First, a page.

Now, for the second year in a row, the IDC has helped milk a progressive result from an otherwise Republican-controlled Senate — last year it was paid family leave and an incremental increase in the mandatory minimum wage to $15, though critics say those reforms are watered-down versions of what Democrats would have passed.
The changes required by the reform impose substantial financial, logistical, and legal responsibilities upon the
Courtrooms will have to be constructed or appropriated for the new Youth Court. Youth Court judgeships will have to be created, and judges will have to be trained in Family Court procedure.
At the same time, because the reforms will divert the majority of 16- and 17- year-old offenders into Family Court, the Family Court caseload is expected to increase substantially, necessitating not only new Family Court judgeships but more juvenile public defenders, more juvenile prosecutors, and more probation officers.
Without additional funding and staffing, it is doubtful New York’s Family Court system can effectively absorb the increased caseload. According to a report from ProPublica, the system — at least in New York City — “seems perennially in a state of crisis. It’s been the subject of some reform effort or other for decades. And though there has been some progress recently . . . those who work
Previously, Governor Cuomo had budgeted $135 million to Raise the Age reform, but it is not known at press time what that final figure will be.
Aside from changes in the way juvenile offenders are processed by the courts, the new law prohibits housing juvenile offenders in facilities with adult criminals.
Therefore, new youth detention space will have to be constructed or leased to accommodate 16- and 17-year-olds too dangerous to be released. The burden of building these facilities, expanding existing facilities or leasing space in other facilities, and transporting detainees to and from a facility to court, also falls to the counties.
For example, Cheryl DiNolfo, the Monroe County executive, told a local television news station that the reforms would cost her county $21 million, which includes doubling the size of the county’s juvenile detention center. Chautauqua County executive Vince Horrigan, meanwhile, told Jamestown’s Post-Journal that 16- and 17-year-olds who require detention could no longer be housed in the county jail and would have to be transferred to a juvenile facility, “and Horrigan said they don’t know where that would be.”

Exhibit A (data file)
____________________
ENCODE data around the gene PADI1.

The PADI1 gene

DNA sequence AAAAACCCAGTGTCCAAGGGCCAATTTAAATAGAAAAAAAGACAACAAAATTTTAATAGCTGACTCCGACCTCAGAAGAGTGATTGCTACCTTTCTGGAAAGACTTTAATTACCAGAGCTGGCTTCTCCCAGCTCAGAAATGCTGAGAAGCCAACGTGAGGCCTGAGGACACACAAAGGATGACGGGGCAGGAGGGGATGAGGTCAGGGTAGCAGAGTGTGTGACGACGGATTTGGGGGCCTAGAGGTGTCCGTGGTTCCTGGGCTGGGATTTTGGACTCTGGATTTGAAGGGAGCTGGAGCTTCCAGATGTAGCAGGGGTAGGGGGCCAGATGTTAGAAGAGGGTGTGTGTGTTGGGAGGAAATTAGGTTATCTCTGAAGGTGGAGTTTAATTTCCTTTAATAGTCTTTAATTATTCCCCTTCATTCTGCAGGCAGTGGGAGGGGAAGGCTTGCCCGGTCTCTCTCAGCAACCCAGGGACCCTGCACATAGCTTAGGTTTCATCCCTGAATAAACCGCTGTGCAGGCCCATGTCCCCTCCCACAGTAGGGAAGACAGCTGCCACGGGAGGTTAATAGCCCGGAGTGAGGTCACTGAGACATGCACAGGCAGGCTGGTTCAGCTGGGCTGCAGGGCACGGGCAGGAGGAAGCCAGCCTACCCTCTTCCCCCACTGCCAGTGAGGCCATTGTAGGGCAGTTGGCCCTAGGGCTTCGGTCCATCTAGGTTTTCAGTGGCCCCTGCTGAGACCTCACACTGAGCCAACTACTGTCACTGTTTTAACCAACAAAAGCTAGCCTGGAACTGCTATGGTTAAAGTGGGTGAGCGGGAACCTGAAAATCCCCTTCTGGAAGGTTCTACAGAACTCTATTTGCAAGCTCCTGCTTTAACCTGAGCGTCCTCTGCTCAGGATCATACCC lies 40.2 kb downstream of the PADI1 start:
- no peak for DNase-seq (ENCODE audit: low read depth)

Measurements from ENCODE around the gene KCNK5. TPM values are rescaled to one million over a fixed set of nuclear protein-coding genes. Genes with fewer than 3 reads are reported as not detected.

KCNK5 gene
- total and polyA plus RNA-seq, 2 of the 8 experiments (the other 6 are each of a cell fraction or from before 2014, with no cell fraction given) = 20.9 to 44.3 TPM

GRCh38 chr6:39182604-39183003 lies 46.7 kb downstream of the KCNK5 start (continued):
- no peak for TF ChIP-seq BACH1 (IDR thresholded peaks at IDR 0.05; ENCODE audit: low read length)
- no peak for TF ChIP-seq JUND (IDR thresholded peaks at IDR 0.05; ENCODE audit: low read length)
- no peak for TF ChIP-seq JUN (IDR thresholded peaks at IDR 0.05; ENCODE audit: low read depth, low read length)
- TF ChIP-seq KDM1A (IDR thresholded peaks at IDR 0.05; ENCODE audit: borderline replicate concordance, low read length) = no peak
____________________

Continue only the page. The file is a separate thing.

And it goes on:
However difficult the task of figuring out where to detain 16- and 17-year-olds may be for upstate counties, it pales in comparison to the challenge now facing New York City, which must, according to the new law, move these juveniles off of Rikers Island by October 1, 2018.
The city is not likely to meet that deadline.
The Voice asked Mayor de Blasio’s press office where the city planned to hold 16- and 17-year-old juvenile offenders when the law takes effect. Spokesperson Natalie Grybauskas responded, “Recognizing that kids have different needs than adults, we already house adolescents separately, and remain committed to moving them off Rikers Island.”
The de Blasio administration has an existing $300 million plan to expand its juvenile detention centers in the Bronx and Brooklyn to accommodate 16- and 17-year-olds, but that plan is expected to take “several years” to execute, according to New York City commissioner Joseph Ponte, who said so at a hearing of the City Council Committee on Fire and Criminal Justice Services last November.
“Because of the building policies of the city of New York, it will take several years,” Ponte conceded, to complete construction of the new, expanded juvenile detention facilities. “I’m not sure if we have an estimate on time."
But yesterday in an interview, Governor Cuomo set a firm date: “Make it happen, and make it happen by the end of next year.”